Private insurance was already available.

    Banks should have to bear the losses from the risky loans they made during the bubble.

  • @Ian Ollman

    “The government is performing a public service here.”

    The Fed, which is not the government, is not performing a “public service”. It is bailing out the Wall St. and the big banks. This has been going on for five years, and the Fed has promised two more years at least. There are a lot more public with savings than with mortgages. What is the Zero Interest program doing to them? Why should they subsidize malinvestment for seven years or more? More debt does not save over extended debt. It is one thing to insure bank deposits to the tune of $100,000 but it is quite another to insure wreckless behavior with no moral hazzard for trillions. Your counter point will surely be that if the Fed did not do this the system would crash. Well, it is going to crash anyway but in much worse condition. You must work for GS.

  • My 28 year old kid is looking to buy a house. He plans to use FHA financing. If he has problems getting the house he wants with that, I offered to give him $20k for a larger down payment.

  • @ Jeff B.

    Sorry, but in my opinion anybody who claims the repleal of Glass-Stegall caused the housing bubble or financial crisis is ignorant. I am willing to be proven wrong if someone steps forward with an analysis which actually links the two but, at least in my experience, that never happens. Instead, I find out that the people claiming Glass-Stegall repeal as the source of every bad thing that ever happened don’t even know what Glass-Stegall was. The same people also claim that Bush did something which allowed the mortgage industry to “self-regulate” and that caused some very bad thing to happen. Unfortunately, however, these same people are unable to explain what they are refering to. What would you call such people? Informed? Non-delusional?

  • A few ideas here:

    1) with all this near zero interest going on, HOA reserves can’t make any money off interest and in my building, HOA has gone from 280/month in 2005 to 360/month (plus 120/month special assessment x 12 months) for 2012. I don’t particularly like that trajectory.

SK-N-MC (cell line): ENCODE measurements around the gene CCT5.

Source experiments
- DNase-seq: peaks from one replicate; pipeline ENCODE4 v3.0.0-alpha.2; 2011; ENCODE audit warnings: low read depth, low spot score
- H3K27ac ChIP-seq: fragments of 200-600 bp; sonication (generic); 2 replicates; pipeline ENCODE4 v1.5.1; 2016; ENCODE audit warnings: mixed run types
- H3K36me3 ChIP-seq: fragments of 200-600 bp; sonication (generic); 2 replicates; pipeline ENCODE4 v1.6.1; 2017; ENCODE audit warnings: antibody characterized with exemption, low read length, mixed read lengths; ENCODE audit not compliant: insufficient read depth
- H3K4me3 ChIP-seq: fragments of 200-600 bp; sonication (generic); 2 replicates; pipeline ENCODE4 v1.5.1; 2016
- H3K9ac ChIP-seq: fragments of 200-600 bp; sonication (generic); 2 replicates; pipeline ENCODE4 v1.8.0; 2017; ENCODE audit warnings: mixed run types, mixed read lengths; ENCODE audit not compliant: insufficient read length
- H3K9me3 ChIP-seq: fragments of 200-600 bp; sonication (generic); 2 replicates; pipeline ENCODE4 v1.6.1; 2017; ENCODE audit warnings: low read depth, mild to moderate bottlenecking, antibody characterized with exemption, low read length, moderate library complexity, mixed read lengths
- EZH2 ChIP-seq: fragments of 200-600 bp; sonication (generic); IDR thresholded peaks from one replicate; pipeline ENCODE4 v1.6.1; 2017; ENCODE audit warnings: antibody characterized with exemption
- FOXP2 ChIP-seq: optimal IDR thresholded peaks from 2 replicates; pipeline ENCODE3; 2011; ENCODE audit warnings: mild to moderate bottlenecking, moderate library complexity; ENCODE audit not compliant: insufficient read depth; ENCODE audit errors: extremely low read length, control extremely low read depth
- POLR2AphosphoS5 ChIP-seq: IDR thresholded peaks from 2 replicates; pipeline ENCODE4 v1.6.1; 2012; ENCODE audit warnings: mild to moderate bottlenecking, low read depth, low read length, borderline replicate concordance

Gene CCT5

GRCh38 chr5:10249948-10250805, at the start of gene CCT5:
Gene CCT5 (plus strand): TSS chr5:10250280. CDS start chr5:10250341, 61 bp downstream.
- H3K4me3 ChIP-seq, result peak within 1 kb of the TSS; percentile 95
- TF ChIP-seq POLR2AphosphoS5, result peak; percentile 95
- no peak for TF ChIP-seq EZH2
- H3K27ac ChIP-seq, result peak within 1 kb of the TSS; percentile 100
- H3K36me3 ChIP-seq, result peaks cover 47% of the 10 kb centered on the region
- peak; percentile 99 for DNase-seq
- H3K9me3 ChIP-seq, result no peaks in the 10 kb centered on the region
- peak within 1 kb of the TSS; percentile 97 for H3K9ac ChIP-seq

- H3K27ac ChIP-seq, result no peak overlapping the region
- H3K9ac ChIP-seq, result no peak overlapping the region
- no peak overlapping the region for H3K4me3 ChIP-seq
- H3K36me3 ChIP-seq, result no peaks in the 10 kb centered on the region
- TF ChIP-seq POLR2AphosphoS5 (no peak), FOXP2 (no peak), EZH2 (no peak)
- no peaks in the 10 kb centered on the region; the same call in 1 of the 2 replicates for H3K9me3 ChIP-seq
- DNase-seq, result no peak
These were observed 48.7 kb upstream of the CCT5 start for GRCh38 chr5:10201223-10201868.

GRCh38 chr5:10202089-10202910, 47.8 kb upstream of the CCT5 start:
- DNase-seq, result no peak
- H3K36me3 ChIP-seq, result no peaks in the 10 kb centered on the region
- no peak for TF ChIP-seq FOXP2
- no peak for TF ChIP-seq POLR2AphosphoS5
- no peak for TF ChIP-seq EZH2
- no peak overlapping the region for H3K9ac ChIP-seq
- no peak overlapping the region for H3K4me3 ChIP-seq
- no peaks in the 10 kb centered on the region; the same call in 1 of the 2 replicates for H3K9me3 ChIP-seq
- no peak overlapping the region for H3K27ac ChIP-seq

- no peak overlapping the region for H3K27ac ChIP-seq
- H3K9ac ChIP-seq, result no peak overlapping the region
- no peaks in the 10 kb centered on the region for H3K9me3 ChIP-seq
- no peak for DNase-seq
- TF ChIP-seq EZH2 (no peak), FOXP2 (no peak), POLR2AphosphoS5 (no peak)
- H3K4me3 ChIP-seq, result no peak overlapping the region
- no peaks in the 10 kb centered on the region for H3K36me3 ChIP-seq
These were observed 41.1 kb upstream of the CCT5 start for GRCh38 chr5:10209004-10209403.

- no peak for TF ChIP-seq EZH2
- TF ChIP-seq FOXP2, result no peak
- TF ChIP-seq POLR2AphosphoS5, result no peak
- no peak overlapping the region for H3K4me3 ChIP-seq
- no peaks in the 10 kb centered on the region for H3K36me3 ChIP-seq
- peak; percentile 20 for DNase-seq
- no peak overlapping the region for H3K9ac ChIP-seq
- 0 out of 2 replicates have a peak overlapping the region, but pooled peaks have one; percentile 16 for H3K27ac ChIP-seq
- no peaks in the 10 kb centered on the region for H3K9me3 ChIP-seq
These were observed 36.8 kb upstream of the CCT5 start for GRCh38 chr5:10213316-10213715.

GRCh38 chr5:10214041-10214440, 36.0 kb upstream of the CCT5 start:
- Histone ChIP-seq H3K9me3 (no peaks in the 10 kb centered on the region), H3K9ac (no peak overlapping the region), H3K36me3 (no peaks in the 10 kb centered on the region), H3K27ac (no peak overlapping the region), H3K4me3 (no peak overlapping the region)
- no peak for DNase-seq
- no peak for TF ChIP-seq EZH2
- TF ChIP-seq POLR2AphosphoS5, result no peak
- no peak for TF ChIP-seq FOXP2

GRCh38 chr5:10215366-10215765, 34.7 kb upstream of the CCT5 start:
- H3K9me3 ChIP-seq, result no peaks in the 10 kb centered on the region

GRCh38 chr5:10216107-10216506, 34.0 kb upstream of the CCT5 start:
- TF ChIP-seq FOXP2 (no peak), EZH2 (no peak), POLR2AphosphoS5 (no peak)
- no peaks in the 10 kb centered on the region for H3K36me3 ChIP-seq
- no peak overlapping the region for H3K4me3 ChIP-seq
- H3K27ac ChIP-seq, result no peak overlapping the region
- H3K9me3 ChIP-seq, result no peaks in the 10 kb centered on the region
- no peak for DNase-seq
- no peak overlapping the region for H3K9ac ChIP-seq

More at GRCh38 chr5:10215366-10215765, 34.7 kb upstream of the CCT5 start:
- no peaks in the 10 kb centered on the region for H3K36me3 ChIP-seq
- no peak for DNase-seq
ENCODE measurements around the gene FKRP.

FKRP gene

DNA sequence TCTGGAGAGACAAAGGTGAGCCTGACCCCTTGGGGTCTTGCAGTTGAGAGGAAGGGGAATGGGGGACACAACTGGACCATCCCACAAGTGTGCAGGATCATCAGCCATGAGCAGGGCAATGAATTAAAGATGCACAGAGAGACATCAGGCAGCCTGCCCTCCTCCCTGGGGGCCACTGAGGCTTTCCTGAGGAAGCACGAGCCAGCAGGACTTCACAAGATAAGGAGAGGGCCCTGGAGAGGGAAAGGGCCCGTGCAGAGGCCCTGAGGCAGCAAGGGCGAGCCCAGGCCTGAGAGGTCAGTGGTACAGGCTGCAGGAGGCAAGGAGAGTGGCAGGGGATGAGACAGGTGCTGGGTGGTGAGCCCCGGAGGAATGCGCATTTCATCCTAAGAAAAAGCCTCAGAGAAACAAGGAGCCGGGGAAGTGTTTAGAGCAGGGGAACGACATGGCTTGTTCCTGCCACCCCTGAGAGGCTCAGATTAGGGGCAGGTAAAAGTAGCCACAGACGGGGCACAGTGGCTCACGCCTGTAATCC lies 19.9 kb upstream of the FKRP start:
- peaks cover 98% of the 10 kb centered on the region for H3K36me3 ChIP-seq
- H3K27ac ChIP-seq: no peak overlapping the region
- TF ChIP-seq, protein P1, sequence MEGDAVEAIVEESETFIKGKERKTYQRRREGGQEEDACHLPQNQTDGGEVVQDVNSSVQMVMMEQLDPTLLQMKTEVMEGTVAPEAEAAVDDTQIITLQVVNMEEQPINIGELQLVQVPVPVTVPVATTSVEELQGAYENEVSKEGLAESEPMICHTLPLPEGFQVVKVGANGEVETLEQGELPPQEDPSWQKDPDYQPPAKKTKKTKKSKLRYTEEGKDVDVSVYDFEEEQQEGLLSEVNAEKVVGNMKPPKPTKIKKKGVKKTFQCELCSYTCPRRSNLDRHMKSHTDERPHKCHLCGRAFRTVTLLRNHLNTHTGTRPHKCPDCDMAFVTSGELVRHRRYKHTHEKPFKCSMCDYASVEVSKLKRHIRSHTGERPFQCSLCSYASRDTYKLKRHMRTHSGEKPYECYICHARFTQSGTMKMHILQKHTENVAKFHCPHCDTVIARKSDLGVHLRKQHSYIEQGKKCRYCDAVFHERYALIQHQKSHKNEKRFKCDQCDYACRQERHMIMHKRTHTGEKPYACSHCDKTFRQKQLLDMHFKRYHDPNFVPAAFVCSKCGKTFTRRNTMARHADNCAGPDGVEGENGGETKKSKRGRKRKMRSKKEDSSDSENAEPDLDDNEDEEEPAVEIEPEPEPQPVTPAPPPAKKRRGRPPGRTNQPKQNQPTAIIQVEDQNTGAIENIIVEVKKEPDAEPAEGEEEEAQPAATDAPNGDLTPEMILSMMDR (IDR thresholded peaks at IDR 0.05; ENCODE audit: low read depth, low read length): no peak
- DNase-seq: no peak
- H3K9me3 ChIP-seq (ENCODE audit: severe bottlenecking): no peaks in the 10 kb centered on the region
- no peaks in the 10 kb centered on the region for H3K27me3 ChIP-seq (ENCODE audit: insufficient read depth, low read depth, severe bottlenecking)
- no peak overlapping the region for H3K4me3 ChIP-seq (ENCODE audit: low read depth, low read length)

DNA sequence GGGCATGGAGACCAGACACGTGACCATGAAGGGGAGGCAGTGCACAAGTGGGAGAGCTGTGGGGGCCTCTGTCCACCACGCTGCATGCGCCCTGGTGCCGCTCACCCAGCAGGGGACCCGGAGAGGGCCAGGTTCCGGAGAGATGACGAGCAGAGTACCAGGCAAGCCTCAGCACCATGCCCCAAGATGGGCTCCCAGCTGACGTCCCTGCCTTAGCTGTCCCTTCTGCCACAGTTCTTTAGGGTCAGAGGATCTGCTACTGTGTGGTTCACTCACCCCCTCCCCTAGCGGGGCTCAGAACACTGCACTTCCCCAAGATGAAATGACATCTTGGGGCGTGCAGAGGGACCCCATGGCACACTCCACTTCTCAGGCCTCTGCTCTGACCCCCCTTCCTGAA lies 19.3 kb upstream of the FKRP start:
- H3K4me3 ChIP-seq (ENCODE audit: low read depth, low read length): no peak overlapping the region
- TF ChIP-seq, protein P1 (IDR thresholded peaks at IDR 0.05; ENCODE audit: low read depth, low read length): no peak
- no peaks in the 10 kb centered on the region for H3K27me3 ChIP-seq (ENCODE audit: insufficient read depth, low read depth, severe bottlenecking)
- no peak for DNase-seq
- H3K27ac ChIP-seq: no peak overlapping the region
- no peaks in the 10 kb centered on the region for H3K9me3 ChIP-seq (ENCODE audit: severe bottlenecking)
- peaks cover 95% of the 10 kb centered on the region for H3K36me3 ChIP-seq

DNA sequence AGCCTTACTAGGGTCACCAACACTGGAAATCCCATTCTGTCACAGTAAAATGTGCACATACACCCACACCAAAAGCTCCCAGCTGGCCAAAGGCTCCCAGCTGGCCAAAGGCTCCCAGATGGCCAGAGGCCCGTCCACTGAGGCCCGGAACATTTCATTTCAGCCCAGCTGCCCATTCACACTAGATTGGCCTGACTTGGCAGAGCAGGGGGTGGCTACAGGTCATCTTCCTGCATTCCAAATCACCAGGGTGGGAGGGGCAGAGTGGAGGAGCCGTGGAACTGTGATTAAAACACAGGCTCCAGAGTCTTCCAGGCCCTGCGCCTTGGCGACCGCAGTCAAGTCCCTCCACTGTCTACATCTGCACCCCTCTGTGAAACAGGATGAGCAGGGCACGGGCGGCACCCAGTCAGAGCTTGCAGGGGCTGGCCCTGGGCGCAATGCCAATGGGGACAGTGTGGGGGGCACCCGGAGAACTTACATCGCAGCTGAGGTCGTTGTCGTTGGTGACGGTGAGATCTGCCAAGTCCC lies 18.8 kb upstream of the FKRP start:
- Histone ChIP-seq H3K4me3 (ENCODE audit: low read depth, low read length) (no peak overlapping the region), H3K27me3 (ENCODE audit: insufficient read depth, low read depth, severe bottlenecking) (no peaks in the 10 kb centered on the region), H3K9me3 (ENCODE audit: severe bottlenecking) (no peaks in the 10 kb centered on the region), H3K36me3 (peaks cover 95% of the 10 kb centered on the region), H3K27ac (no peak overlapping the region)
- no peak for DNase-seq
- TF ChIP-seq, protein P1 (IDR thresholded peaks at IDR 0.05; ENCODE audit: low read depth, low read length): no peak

2) I bought in 2005 (yes, yes, I know, but I didn’t have high speed internet back then to see the insanity unfolding, nor did I watch the economy, and I was moving from an east coast place, where there was no bubble, so I just thought the cost of living was higher in LA, etc..). Anyway, I bought for 255k and currently owe 155k, which is a tiny bit above 2x my yearly salary (though I only work 2 to 3 days per week on average, so i have access to an extra money if i need it, just by working full time, so no sympathy, please (ha, ha!)).

    In a normal situation, 255k plus 3% inflation over 7 years, works out to be 313k. So even if they could rig the market to where my place went back to the original price (which they probably can’t because I’m on the low end of the market) I’d still be biting an opportunity cost bullet, keeping me from wanting to sell. When I do decide to move, here in a few years, this place is going to turn into a rental, even if i can’t achieve positive monthly income. Thats the only way to partly recoup my loss. No ‘overwater’ selling here.